Wall's comments come after reports that the federal government is eyeing a national carbon tax of $15 a tonne
REGINA—Saskatchewan Premier Brad Wall says bringing in a carbon tax would “kneecap” an already struggling Canadian economy.
Wall was reacting to a report in The Globe and Mail that the federal government is eyeing a national carbon tax of $15 a tonne.
The premier says the energy sector across Canada has already been hit hard by the falling price of oil and tens of thousands of jobs have been lost.
“And the last thing we need right now is a tax increase or a new federal carbon tax or frankly a provincial carbon levy. Now’s not the right time for any of those things,” Wall said Friday at the legislature in Regina.
The Saskatchewan government has talked in the past about a possible carbon levy for heavy emitters with the money going back into a technology fund to help find ways to reduce emissions.
The premier says he thinks it would be a better idea to invest in technology to reduce emissions. He points to a carbon capture and sequestration project at a coal-fired power plant in southern Saskatchewan.
“Let’s focus on technology that’ll actually clean up things like coal-fired generation that’s still happening around the world.”
Wall said he hopes the issue can be discussed when the premiers meet with Prime Minister Justin Trudeau next month in Vancouver.
He said he’ll also push for an economic impact analysis of any proposed national carbon tax, which he suggested would increase gas and power prices for consumers.
Ontario Environment Minister Glen Murray said the main concern from his perspective is the federal government duplicating carbon-pricing efforts already taken by jurisdictions, including Ontario, Quebec and B.C.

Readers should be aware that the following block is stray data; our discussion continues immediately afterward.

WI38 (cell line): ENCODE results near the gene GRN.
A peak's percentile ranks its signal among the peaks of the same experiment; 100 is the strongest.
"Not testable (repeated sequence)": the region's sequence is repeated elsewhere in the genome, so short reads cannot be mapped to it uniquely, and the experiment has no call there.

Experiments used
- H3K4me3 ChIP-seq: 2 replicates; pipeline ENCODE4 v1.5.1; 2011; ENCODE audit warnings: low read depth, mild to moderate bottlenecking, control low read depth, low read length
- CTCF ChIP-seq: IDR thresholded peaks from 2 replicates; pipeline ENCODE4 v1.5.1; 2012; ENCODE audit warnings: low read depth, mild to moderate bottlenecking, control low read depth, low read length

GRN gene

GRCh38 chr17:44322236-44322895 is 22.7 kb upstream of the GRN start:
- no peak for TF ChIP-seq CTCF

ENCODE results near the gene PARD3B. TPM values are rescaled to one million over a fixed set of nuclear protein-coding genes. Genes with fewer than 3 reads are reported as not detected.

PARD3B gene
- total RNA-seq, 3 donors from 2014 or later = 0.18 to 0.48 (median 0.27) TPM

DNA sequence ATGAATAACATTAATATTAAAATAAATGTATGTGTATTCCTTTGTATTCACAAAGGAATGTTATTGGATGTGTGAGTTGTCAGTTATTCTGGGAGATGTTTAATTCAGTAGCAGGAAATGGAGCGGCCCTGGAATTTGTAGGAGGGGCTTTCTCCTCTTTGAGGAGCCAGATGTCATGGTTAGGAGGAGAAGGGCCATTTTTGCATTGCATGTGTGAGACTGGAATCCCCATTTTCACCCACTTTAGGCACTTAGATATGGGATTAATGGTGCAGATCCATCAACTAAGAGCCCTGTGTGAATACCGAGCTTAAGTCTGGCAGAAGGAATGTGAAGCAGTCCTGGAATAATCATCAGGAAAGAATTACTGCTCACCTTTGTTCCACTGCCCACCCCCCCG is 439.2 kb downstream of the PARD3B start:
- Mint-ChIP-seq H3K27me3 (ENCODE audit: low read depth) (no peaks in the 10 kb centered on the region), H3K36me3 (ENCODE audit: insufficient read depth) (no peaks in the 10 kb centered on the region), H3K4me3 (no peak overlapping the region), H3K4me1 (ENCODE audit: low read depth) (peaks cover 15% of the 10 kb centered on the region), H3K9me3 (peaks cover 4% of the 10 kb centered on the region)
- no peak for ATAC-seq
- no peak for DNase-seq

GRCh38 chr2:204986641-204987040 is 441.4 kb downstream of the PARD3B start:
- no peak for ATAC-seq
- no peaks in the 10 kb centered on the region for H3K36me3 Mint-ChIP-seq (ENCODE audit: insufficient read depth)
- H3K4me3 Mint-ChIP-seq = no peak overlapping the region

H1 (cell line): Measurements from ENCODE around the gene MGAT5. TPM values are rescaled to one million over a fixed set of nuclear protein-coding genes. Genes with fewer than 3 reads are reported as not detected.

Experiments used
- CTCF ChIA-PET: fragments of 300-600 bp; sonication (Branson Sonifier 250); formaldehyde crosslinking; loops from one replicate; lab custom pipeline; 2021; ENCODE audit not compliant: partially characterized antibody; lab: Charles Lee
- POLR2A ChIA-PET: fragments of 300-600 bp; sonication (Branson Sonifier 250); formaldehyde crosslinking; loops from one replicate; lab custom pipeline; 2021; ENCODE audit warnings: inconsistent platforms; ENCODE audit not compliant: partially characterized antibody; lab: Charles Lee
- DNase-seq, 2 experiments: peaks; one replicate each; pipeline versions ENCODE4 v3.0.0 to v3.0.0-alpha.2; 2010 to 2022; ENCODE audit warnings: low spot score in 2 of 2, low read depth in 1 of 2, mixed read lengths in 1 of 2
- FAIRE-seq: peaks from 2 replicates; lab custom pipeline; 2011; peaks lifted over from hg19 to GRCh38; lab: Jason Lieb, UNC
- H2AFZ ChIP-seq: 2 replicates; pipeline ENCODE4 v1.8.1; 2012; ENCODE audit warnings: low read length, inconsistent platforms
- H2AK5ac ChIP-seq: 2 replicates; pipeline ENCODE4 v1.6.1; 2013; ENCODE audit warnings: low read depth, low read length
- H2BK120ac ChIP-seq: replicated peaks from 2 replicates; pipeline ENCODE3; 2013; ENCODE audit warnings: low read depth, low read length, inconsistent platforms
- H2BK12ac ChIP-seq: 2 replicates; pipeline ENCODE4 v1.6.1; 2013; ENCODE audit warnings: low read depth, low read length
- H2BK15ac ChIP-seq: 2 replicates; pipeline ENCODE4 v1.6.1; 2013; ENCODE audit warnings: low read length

Quebec is already in a cap-and-trade market with California, Ontario and Manitoba are set to join and discussions are ongoing with Mexico, said Murray.
He argues the global move to carbon pricing will become a growing problem for jurisdictions outside the market, and he’s made that case directly to his Saskatchewan counterpart Herb Cox.
“Carbon pricing is the reality of this century and people who don’t realize that aren’t dealing with the reality of it. On the other hand, we need the federal government to be supported, and not to be duplicating provincial efforts and allowing provinces the room who aren’t there yet the time to get there.”
Murray also said delay is not a winning tactic.
“The sooner you do it, the less expensive it is for businesses. And the bigger the carbon market you’re part of, the more stable and less expensive it is,” said Murray.
“Manitoba’s figured that out. Newfoundland’s figured that out. B.C. has figured that out. Quebec’s figured that out. Eighty five or 90 per cent of the Canadian economy represented by those provincial governments has figured it out. Waiting five or 10 years to start to deal with the inevitable price that’s going to be put on carbon is going to make it much more expensive.”
Wall said “it’s really none of their business in the province of Ontario” as to what Saskatchewan does with its policies.
“And No. 2, with respect to his suggestion that we introduce a carbon levy right now with the economy the way that it is, the answer’s ‘No,”’ said Wall.
The carbon debate also reared itself in the House of Commons where Conservative MPs, mostly from Saskatchewan, pressed Environment Minister Catherine McKenna not to move forward with what they called a “job-killing tax scheme.”
McKenna said the federal government will work with the provinces.
“We are well aware of the challenges faced by Saskatchewan and other provinces. That is why we are going to invest in green infrastructure, and how we are going to create clean jobs.”
With files from Bruce Cheadle and John Ward in Ottawa